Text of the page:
Britain’s decision to leave the European Union is a “failure and a tragedy” for the bloc, European Commission President Jean-Claude Juncker has said.
Speaking in a BBC interview as the bloc prepares for its 60th-anniversary celebrations in Rome this weekend, Mr. Juncker admitted Brexit casts a shadow on the events.
Next Wednesday, just days after the anniversary of the 1957 Treaty of Rome, Britain will formally begin the process of leaving the bloc following the referendum last year.
Prime Minister Theresa May will be conspicuously absent from this weekend’s celebrations, prompting a BBC interviewer to ask Mr. Juncker whether her non-attendance would be the “elephant in the room”.
“She’s not an elephant,” Mr. Juncker joked.
He did concede, however, that on top of Brexit, the EU faces internal disagreements among its member states on fundamental questions concerning immigration, multiculturalism, and the single currency.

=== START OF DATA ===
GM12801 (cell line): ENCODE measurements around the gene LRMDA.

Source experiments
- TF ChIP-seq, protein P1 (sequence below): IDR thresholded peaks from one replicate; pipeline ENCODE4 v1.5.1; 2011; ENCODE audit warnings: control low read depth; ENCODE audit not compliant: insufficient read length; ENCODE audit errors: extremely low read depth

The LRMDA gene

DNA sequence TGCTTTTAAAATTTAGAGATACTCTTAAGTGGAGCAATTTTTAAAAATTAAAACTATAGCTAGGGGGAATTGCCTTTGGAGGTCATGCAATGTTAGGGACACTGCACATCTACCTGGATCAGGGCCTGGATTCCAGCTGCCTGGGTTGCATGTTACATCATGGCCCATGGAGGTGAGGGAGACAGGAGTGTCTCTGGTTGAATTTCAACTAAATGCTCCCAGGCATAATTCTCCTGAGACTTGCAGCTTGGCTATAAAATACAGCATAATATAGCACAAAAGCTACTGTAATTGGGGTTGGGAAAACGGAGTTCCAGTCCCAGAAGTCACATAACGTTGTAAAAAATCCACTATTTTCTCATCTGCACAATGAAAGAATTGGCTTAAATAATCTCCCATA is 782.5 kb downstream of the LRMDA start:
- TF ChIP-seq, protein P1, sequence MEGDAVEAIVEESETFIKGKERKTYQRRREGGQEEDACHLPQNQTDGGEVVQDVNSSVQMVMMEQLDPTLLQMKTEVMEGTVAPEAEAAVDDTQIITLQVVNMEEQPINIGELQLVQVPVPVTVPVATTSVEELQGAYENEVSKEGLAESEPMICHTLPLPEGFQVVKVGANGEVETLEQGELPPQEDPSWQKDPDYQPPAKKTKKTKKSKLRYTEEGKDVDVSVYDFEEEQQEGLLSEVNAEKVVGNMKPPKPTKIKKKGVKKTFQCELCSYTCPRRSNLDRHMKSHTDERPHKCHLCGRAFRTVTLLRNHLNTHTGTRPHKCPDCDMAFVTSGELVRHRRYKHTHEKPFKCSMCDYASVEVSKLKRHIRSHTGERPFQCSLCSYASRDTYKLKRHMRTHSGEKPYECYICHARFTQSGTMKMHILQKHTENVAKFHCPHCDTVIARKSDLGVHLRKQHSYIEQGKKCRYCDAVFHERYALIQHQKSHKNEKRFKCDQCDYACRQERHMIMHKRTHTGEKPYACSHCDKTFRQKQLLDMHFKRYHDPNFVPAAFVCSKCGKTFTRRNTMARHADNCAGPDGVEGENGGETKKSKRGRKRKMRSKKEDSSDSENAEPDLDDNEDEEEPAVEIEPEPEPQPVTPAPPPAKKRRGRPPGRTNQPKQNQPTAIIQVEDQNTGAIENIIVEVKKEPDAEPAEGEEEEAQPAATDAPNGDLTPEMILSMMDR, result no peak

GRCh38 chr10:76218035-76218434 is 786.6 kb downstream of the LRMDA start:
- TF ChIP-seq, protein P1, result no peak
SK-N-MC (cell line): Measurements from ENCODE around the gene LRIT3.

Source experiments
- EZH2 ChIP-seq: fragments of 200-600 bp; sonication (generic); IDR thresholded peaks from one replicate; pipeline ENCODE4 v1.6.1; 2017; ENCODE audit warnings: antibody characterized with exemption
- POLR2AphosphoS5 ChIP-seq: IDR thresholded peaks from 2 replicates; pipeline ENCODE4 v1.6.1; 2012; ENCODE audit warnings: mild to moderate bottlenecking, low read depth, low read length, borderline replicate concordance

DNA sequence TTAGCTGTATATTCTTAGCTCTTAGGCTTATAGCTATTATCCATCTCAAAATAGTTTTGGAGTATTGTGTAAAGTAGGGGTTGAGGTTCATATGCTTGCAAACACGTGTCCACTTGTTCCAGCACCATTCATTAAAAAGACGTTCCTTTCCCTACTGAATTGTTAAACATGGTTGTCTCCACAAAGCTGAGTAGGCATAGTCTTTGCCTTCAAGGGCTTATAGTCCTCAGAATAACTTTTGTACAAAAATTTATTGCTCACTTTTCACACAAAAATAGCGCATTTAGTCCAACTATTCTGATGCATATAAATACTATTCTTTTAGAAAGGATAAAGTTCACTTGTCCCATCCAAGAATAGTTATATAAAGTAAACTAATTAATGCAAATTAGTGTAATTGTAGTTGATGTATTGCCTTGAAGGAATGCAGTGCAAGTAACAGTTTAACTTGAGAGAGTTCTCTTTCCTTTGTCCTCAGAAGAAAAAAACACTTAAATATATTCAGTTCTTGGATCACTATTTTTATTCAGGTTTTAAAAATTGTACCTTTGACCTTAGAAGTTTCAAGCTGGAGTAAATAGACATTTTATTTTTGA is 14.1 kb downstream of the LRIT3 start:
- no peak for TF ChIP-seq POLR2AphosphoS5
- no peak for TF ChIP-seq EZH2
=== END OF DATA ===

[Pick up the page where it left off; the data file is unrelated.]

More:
“We are not in the best form and shape we could be in,” he said.
Mr. Juncker insisted the EU would not be “hostile” to Britain during the negotiations; however, he expected Britain would have to pay upon leaving.
“We are not in a hostile mood when it comes to Brexit because I do think, and I do want, and I do wish to have with Britain in the next decades a friendly relationship … we’ll negotiate in a friendly way, in a fair way and we are not naïve,” the Commission president said.
“I don’t want others to take the same avenue [as the UK] because let’s suppose for one second that others would leave. Two, three, four, five: that would be the end.”
Britain will have to pay when it leaves, but the exact amount has yet to be “scientifically calculated”.
“You cannot pretend you were never a member of the union,” he said.
“The British government and parliament took on certain commitments as EU members and they must be honoured. This isn’t a punishment or sanctions against the UK.”